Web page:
The Unknown Soldier plays at Lend Lease Darling Quarter Theatre until May 22. Bookings: www.monkeybaa.com.au or 02 8264 9340

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The Credeaux Canvas

Reginald Theatre, Seymour Centre, February 3

James Wright and Felix Johnson. Photo: supplied

James Wright and Felix Johnson. Photo: supplied

In his program notes, Les Solomon recalls producing the Australian premiere of Keith Bunin’s 2001 play The Credeaux Canvas at the Stables Theatre 14 years ago, having seen it not long before in New York.

Apparently the production (which I didn’t see) was a huge hit, breaking box office records. That doubtless emboldened him to produce the play again now, this time with Bryce Hallett, though there seems no compelling reason to do so.

The play has an entertaining enough plot – though it does rather peter out towards the end. But it doesn’t have the emotional depth for its characters and themes to make a terribly strong impact.

Set in a grotty attic apartment on New York’s Eastside, the play focuses on three struggling young people.

Winston (James Wright) is an artist finishing his MA. He is clearly passionate about art – and about obscure French artist Jean-Paul Credeaux, in particular – though whether he has what it takes to become a significant artist himself is questionable. At this point anyway, his work is derivative, with “come back in five years” the common response from those in the know.

Winston shares the flat with Jamie (Felix Johnson), who has fallen foul of his well-off art dealer father and is working in real estate, which he hates. Also there on a regular basis is Amelia, Jamie’s girlfriend (Emilie Cocquerel), who has come to New York with dreams of being a singer but who finds herself waiting tables and performing at ever more crummy, far-flung venues.

Jamie has just attended the reading of his father’s will and is livid to learn he has been left nothing. On the way home, however, he bumped into Tess (Carmen Duncan), a very wealthy art collector, who was a client of his father’s and a scam suggested itself to him.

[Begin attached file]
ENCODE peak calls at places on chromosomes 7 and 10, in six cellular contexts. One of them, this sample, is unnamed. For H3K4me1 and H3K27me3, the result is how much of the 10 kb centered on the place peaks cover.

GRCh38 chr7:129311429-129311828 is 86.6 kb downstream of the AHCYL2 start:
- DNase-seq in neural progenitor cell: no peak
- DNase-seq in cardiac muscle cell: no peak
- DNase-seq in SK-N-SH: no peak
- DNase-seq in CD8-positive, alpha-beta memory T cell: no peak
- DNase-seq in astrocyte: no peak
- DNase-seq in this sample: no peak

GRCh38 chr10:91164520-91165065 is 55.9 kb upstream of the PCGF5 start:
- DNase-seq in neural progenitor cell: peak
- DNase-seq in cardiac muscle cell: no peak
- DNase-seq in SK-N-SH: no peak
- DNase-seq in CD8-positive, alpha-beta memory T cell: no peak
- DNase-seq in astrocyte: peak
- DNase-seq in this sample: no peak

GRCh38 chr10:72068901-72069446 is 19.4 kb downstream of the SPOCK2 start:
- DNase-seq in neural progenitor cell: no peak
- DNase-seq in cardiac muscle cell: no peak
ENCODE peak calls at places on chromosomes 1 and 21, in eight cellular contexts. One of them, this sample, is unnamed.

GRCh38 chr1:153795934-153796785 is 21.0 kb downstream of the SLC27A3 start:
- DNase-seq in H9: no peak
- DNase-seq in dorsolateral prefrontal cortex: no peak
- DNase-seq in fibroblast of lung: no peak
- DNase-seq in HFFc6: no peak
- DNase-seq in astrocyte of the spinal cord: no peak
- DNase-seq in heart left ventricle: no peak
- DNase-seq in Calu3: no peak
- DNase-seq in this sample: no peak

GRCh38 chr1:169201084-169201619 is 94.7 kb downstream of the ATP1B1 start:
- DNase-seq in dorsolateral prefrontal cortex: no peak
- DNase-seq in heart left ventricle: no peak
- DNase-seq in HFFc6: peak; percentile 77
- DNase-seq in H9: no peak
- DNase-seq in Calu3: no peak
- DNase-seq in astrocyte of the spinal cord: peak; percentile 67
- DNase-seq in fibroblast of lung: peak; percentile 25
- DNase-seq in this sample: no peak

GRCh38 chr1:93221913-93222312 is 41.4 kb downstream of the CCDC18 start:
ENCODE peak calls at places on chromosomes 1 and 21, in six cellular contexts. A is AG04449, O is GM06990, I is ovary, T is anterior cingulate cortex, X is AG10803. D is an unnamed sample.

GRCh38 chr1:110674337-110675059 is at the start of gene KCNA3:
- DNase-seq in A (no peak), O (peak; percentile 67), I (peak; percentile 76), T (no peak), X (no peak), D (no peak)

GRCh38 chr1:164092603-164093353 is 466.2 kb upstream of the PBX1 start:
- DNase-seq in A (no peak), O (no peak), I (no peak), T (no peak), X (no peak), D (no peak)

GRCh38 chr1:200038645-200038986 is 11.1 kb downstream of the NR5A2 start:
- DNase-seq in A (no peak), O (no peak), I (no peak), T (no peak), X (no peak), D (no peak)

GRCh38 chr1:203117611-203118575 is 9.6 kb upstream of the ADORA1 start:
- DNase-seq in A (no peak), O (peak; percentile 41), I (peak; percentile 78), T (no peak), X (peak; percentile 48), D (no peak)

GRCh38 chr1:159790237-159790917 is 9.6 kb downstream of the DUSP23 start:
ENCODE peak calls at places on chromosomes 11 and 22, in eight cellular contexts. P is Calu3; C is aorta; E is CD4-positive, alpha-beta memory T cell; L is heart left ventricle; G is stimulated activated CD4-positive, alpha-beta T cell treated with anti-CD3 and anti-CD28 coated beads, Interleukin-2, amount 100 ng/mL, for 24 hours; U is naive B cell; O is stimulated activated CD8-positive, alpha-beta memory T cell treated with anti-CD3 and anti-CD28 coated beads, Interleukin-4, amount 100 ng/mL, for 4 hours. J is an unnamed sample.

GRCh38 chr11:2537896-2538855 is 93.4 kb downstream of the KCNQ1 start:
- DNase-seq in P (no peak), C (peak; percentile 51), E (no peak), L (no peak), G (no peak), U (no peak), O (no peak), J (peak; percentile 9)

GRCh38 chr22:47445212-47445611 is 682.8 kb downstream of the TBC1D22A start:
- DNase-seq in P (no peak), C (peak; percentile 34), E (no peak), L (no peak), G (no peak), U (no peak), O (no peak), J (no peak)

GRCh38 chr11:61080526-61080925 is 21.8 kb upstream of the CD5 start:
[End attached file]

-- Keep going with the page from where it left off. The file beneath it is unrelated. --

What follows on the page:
Jamie has told Tess that his father left him a lost Credeaux from the artist’s moonlit nude series. Winston will paint a fake work in the style of Credeaux with Amelia as his subject. Tess, who he disses as having more money than art sense, will be taken in and pay them a fortune.

Winston and Amelia eventually agree. To put Amelia at her ease, Winston disrobes as well, leading to a sexual triangle. (There is also a brief hint that Winston may be attracted to Jamie.) What unfolds will sorely test all of them.

James Wright, Felix Johnson and Emilie Cocquerel. Photo: supplied

James Wright, Felix Johnson and Emilie Cocquerel. Photo: supplied

Bunin doubtless means to explore the nature of fraud and fakery as it relates to the characters as well as the canvas in question. Do any of them have the talent to achieve their dreams? Are they deluding themselves? What is the true nature of the various relationships between them? But though the dialogue zips along, there isn’t enough in the writing to convincingly examine this in any depth and the production doesn’t bring the kind of nuance that might expand on it and further illuminate the subtext.

It should be noted that there were setbacks during rehearsals. Director Ross McGregor (who directed Solomon’s earlier production) came in at fairly late notice, as did Duncan.

Performances aside, some of the play is overwritten, particularly the swathes of talk about art (which comes across mainly as the writer showing that he knows what he’s talking about).

There’s a terrific design from Emma Vine and strong moments from all the performers – Cocquerel is particularly impressive – but overall not enough subtext, nuance and emotional depth for the play to really fire.